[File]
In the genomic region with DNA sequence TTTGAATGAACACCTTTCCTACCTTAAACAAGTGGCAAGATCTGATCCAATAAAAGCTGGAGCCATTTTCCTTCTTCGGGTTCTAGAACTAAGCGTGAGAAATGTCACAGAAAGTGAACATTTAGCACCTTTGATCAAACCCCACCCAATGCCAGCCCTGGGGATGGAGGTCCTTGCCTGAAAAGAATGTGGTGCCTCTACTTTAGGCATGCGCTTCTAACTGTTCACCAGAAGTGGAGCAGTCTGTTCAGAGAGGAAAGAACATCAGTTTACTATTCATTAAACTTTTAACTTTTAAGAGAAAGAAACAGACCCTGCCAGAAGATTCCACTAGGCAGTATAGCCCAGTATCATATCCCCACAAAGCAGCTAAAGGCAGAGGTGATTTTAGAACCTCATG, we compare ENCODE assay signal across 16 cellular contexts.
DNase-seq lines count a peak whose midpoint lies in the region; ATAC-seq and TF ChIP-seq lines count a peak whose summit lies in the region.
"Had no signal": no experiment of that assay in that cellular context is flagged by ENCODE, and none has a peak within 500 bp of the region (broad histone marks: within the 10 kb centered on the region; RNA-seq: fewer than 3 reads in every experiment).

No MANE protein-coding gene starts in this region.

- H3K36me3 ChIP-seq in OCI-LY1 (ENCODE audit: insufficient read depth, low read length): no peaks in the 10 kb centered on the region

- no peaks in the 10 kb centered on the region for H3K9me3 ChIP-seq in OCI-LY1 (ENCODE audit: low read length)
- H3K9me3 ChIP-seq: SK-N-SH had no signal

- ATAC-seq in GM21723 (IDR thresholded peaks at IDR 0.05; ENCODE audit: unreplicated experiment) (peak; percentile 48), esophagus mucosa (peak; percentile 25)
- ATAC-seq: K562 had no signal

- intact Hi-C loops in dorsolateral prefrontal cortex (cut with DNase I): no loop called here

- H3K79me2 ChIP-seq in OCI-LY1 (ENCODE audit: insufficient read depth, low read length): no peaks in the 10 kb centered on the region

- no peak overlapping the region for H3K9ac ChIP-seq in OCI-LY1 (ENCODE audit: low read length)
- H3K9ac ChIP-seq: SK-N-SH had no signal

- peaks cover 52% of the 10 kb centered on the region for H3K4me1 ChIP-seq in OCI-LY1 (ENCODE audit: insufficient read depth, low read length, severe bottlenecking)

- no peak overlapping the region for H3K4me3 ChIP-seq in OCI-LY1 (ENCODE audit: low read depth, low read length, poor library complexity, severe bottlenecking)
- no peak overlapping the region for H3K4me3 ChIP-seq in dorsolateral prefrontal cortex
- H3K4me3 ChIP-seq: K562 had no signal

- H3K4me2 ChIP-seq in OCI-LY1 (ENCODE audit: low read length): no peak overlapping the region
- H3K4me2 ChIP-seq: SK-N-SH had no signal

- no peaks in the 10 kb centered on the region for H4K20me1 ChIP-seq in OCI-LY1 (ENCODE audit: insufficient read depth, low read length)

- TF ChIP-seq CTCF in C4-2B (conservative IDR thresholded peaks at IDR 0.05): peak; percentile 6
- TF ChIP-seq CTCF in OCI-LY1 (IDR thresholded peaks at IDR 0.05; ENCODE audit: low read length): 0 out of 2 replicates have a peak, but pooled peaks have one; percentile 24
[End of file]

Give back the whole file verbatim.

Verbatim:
In the genomic region with DNA sequence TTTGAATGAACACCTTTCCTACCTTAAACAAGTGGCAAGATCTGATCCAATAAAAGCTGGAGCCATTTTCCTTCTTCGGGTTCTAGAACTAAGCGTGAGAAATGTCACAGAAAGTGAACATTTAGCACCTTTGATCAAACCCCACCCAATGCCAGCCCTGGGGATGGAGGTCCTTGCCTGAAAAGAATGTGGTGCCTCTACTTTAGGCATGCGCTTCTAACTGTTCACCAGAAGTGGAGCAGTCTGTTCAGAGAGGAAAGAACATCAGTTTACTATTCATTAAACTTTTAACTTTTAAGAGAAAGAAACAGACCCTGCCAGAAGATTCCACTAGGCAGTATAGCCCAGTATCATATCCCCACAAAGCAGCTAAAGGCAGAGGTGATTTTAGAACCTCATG, we compare ENCODE assay signal across 16 cellular contexts.
DNase-seq lines count a peak whose midpoint lies in the region; ATAC-seq and TF ChIP-seq lines count a peak whose summit lies in the region.
"Had no signal": no experiment of that assay in that cellular context is flagged by ENCODE, and none has a peak within 500 bp of the region (broad histone marks: within the 10 kb centered on the region; RNA-seq: fewer than 3 reads in every experiment).

No MANE protein-coding gene starts in this region.

- H3K36me3 ChIP-seq in OCI-LY1 (ENCODE audit: insufficient read depth, low read length): no peaks in the 10 kb centered on the region

- no peaks in the 10 kb centered on the region for H3K9me3 ChIP-seq in OCI-LY1 (ENCODE audit: low read length)
- H3K9me3 ChIP-seq: SK-N-SH had no signal

- ATAC-seq in GM21723 (IDR thresholded peaks at IDR 0.05; ENCODE audit: unreplicated experiment) (peak; percentile 48), esophagus mucosa (peak; percentile 25)
- ATAC-seq: K562 had no signal

- intact Hi-C loops in dorsolateral prefrontal cortex (cut with DNase I): no loop called here

- H3K79me2 ChIP-seq in OCI-LY1 (ENCODE audit: insufficient read depth, low read length): no peaks in the 10 kb centered on the region

- no peak overlapping the region for H3K9ac ChIP-seq in OCI-LY1 (ENCODE audit: low read length)
- H3K9ac ChIP-seq: SK-N-SH had no signal

- peaks cover 52% of the 10 kb centered on the region for H3K4me1 ChIP-seq in OCI-LY1 (ENCODE audit: insufficient read depth, low read length, severe bottlenecking)

- no peak overlapping the region for H3K4me3 ChIP-seq in OCI-LY1 (ENCODE audit: low read depth, low read length, poor library complexity, severe bottlenecking)
- no peak overlapping the region for H3K4me3 ChIP-seq in dorsolateral prefrontal cortex
- H3K4me3 ChIP-seq: K562 had no signal

- H3K4me2 ChIP-seq in OCI-LY1 (ENCODE audit: low read length): no peak overlapping the region
- H3K4me2 ChIP-seq: SK-N-SH had no signal

- no peaks in the 10 kb centered on the region for H4K20me1 ChIP-seq in OCI-LY1 (ENCODE audit: insufficient read depth, low read length)

- TF ChIP-seq CTCF in C4-2B (conservative IDR thresholded peaks at IDR 0.05): peak; percentile 6
- TF ChIP-seq CTCF in OCI-LY1 (IDR thresholded peaks at IDR 0.05; ENCODE audit: low read length): 0 out of 2 replicates have a peak, but pooled peaks have one; percentile 24